Have you ever noticed the horizontal bar underneath the rear of semi-trucks on I-75? The steel bar hanging underneath a semi-truck trailer is designed to stop a vehicle from wedging underneath in a crash. There’s a story about this underride bar and why it’s often referred to as the Mansfield Bar.

Jayne Mansfield was a 1950’s blonde bombshell that took Hollywood by storm. But before she had a chance to make it big, she was killed in a car accident. It was June of 1967, and Mansfield was traveling with a male friend, her driver and three of her children near Biloxi when a dense fog from a mosquito spray drifted over the highway. Nobody in her 1966 Buick Electra ever saw the slow-moving semi in front of them. Her car rammed into the tractor-trailer and went completely under the trailer, instantly killing all the adults in the front seat, including Mansfield. Miraculously, the children all survived.

New safety standards enacted
Soon after the horrific accident, the National Highway Traffic Safety Administration proposed new standards for underride prevention guards. This requirement wasn’t fully implemented until 1998 when rear guards—known as Mansfield Bars—were mandated. Back then, the NHTSA estimated between 200 and 300 fatalities from underride accidents each year in the U.S. The guards are required on the back of all trucks, but not the sides, however.

Side underride crashes kill 200 a year
It has been called one of the most devastating vehicle accidents: a car slams into the side of a tractor-trailer and slides underneath. The top of the car can be completely sheared off and all the vehicle’s safety features will not protect the front seat occupants—who are often decapitated. In June of 2016, a self-driving Tesla made the news when it crashed into a tractor-trailer. The Tesla went partially under the side of the trailer, and the bottom of the rig struck the car’s windshield killing the vehicle’s occupant.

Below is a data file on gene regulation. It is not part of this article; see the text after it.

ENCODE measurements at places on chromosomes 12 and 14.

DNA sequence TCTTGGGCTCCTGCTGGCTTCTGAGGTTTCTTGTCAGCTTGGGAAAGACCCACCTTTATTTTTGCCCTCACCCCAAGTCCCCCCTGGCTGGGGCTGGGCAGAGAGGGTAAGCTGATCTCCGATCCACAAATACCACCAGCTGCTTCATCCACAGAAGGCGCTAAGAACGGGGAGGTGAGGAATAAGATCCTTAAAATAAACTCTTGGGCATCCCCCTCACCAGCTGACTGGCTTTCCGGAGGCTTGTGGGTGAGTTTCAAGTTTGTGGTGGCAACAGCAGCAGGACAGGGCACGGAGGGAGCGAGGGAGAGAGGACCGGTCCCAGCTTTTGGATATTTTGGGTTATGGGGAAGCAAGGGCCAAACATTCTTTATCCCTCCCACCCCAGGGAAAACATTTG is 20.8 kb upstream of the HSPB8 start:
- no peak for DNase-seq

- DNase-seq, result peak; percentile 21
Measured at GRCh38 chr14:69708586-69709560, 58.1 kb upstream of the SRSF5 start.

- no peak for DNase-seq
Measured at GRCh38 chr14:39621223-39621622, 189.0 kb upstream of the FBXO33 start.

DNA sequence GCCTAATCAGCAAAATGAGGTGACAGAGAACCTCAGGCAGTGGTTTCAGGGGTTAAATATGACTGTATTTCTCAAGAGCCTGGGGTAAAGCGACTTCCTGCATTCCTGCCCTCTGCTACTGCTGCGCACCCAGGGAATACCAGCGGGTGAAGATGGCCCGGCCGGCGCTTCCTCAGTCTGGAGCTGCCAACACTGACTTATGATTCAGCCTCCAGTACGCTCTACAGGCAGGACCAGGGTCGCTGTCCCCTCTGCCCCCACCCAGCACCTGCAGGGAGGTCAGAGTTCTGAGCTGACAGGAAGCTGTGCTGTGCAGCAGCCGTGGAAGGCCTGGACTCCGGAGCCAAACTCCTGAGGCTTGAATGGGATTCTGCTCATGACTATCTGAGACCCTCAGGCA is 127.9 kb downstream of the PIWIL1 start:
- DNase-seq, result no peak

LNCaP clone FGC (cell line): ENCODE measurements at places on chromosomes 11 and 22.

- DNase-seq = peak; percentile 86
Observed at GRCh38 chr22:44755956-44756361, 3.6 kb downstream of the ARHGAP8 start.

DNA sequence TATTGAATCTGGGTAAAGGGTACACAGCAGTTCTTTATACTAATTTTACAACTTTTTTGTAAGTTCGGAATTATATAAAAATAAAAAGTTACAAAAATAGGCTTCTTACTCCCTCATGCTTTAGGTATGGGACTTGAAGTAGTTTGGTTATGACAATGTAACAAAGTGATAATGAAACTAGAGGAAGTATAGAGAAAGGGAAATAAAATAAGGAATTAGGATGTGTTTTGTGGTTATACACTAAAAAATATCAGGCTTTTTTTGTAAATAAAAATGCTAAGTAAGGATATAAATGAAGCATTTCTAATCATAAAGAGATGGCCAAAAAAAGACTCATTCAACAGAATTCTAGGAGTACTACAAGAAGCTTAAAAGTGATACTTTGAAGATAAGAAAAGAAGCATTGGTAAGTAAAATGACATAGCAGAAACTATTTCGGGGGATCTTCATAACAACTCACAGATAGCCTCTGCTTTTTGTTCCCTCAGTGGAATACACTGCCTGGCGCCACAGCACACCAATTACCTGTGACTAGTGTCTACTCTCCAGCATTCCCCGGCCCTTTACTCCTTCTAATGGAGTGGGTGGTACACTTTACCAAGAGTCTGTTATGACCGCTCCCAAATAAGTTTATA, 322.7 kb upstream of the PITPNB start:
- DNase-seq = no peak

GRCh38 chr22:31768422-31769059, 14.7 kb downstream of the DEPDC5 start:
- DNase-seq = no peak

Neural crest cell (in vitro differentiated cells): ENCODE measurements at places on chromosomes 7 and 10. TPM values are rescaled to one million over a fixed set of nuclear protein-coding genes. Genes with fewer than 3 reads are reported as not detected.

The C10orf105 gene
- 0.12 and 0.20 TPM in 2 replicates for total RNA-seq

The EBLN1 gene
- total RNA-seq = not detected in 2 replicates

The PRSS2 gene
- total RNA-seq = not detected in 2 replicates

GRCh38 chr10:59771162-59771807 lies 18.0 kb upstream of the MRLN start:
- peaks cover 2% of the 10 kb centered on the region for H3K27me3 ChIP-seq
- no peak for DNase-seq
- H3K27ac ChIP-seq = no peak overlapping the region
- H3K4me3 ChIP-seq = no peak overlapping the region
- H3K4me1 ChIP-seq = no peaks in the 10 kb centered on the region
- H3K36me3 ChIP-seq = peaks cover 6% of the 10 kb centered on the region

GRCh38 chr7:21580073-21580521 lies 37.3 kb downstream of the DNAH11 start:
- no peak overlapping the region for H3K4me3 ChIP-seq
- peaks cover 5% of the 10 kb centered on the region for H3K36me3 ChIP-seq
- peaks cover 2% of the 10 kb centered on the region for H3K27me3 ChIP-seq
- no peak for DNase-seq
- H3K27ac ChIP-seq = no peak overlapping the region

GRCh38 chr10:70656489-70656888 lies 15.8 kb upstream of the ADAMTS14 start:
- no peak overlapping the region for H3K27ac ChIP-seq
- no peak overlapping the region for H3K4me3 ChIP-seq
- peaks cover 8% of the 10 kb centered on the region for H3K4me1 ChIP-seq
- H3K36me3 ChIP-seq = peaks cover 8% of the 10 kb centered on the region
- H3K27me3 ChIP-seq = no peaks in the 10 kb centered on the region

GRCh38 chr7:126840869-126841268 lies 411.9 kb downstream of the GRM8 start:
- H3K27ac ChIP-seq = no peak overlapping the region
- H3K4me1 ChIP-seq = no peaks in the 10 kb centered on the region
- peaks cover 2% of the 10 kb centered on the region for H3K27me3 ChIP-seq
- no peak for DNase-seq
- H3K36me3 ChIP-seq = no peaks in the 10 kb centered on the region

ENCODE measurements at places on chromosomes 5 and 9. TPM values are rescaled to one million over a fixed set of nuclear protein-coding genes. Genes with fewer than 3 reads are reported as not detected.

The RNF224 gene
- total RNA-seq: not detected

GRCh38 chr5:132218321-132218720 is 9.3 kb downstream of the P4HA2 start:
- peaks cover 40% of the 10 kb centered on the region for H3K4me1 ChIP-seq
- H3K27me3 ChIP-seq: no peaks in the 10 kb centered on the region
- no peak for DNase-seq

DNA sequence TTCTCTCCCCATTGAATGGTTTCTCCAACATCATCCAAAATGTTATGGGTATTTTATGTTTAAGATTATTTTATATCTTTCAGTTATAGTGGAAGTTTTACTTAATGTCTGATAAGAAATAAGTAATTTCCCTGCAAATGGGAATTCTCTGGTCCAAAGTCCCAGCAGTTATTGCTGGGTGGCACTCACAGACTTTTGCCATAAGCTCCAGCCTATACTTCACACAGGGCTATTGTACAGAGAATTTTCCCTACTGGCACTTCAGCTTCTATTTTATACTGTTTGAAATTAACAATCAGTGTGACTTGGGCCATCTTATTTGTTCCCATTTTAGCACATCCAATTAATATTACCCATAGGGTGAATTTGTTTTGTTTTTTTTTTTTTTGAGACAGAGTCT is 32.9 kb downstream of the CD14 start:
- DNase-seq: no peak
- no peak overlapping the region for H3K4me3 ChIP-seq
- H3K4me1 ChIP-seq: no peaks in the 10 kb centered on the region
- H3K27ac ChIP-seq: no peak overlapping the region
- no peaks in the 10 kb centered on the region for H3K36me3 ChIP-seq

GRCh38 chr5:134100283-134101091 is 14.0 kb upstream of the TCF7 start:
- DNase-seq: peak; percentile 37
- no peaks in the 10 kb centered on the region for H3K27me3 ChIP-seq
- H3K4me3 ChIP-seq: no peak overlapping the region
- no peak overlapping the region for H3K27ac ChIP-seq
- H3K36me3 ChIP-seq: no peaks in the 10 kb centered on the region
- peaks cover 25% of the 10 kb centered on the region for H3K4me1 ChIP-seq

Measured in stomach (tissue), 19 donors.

A new bill from Congress
Now, members of Congress have proposed a bill requiring side and front guards for trucks to prevent cars from sliding underneath. The National Transportation Safety Board has recommended these guards after concluding they would reduce deaths and injuries on U.S. highways. Europe uses the side guards on their trucks.

Pushback from the trucking industry
The industry’s lobbying arm, the Truck Trailer Manufacturers Association, has opposed the side guards for years. They cite the added cost, added weight and technical challenges.

Next steps
The bill will go to the Senate Commerce, Science and Transportation Committee for consideration. The NHTSA also has the power to issue side guard regulations, or Congress can order the department to act—based on the committee’s recommendation.

When you or your family are injured in a car or truck accident through the negligence or carelessness of others, an experienced personal injury attorney can help. Your attorney can pursue compensation to help you cover medical expenses, lost income, pain and suffering, allowing you to move on with your life again.